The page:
Rated: R for language throughout, and for some sexuality/nudity. Reviewed by: Jim Release date: December 25, 2014 Released by: Paramount Pictures Corporation
This remake of a 1974 downer written by James Toback and starring James Caan, Paul Sorvino, and Lauren Hutton is relocated to L.A. from the Big Apple has an efficiency but is too facile, cynical and self-satisfied like its lead character, now played by Mark Wahlberg (The Fighter). It's a rather intensely articulated reunion with scenarist William Monahanfrom The Departed.
The Gambler is an examination of a Harvard-bred academic,complacent Jim Bennett confronting (often demeaning) his students with ideas by Camus and Shakespeare as he becomes more self-destructive from an addiction that goes beyond pushing the limits in distancing those closest to him and trying to out last (presumably by wit and luck) the collectors and bookies as a debt snowballs.
Director Rupert Wyatt (who did well with Rise of the Planet of the Apes) lets Wahlberg provide many instances of biting, profane virility, to really exist requires risking it all with a little symbolism as a bathtub looks to be a portal to the subconscious. A gritty, atmospheric production with well edited gaming sequences mostly from a Korean-run facility run by Mr. Lee (Alvin Ing) instill plenty of energy with tilt and time-lapse effects to complement the foreboding, edgy look.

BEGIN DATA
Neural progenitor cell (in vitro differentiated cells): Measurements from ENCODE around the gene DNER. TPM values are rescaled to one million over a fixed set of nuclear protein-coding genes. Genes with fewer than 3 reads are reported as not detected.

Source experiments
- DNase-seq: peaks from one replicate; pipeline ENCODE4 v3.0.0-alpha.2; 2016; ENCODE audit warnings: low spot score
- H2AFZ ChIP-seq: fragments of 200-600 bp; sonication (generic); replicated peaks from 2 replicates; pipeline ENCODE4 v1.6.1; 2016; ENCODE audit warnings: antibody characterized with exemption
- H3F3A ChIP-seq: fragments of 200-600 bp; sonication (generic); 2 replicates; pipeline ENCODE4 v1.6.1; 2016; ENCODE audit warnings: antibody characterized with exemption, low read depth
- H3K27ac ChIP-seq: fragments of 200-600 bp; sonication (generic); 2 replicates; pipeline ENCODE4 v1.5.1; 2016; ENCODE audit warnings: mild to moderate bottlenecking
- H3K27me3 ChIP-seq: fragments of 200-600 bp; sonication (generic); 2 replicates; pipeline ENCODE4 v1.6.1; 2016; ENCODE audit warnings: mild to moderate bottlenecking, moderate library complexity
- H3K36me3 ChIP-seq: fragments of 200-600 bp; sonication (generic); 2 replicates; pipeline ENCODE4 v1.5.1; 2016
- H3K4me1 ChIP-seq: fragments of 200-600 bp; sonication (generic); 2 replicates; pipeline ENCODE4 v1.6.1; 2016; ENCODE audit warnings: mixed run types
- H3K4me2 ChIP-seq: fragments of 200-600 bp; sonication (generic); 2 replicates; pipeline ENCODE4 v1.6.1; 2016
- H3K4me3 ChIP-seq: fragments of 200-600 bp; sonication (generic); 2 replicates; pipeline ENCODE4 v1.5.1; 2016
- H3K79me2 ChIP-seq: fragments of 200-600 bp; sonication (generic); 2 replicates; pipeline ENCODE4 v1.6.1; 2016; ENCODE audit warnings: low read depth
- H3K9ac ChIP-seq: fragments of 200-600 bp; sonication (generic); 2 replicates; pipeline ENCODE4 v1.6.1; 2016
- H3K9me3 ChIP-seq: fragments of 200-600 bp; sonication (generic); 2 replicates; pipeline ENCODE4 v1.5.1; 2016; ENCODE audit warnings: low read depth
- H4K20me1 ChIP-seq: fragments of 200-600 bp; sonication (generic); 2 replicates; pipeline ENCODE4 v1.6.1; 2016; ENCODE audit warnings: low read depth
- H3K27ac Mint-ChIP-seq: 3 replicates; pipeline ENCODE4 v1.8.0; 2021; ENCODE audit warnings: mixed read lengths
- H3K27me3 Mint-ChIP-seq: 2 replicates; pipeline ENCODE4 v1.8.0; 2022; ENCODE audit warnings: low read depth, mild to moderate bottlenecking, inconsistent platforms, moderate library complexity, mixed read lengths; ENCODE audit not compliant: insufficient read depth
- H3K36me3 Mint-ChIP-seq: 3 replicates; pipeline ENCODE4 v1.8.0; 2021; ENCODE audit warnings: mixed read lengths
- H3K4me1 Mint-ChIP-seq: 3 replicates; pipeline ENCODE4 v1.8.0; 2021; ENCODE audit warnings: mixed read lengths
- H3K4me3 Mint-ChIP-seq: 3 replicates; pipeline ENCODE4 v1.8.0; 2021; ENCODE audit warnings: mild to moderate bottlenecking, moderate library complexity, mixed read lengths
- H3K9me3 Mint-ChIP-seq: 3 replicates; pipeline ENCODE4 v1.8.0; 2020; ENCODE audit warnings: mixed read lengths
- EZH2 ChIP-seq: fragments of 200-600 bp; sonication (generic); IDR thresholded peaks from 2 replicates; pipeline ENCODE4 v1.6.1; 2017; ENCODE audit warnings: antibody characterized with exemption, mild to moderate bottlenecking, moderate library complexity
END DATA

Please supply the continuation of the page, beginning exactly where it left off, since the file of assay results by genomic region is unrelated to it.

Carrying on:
Bald-pated Frank (a stinging John Goodman) is the main lender in Jim's life as he's beholden to beret-donning loan shark Neville Baraka (Michael K. Williams) and a deadline develops that's hardly taut as enforcers and prostitutes come to the fore. Jessica Lange is Bennett's pungent mother Roberta endowing the role with disdain and alarm and Brie Larson's Amy is doting and a bit plucky but not fully defined, at least in an erudite way, as a very sharp literature student and part-time casino worker. Even Richard Schiff turns up in a moment of levity as a pawnbroker in a time of desperation.
But, The Gambler doesn't have the pathos or depth of itspredecessor mainly because of the difficulty of finding interest with Jim's snide irreverence as he romances Amy (who also becomes less of a focus, far more than her nuanced turn in Short Term 12) and needs more of an out besides her as the clock counts down. They include a flunky hoops star (Anthony Kelley) and state tennis champion (Emory Cohen).
Downtown L.A. and places like U.S.C. are crisply identifiable in a Wahlberg vehicle that just doesn't resonate like his better efforts in Lone Survivor and, earlier, The Fighter. He just doesn't come off as the professorial type even with noticeable zest of someone drowning in excess. Lange and Larson are mostly stuck in rote parts, but Williams and especially Goodman make for memorable enforcing types.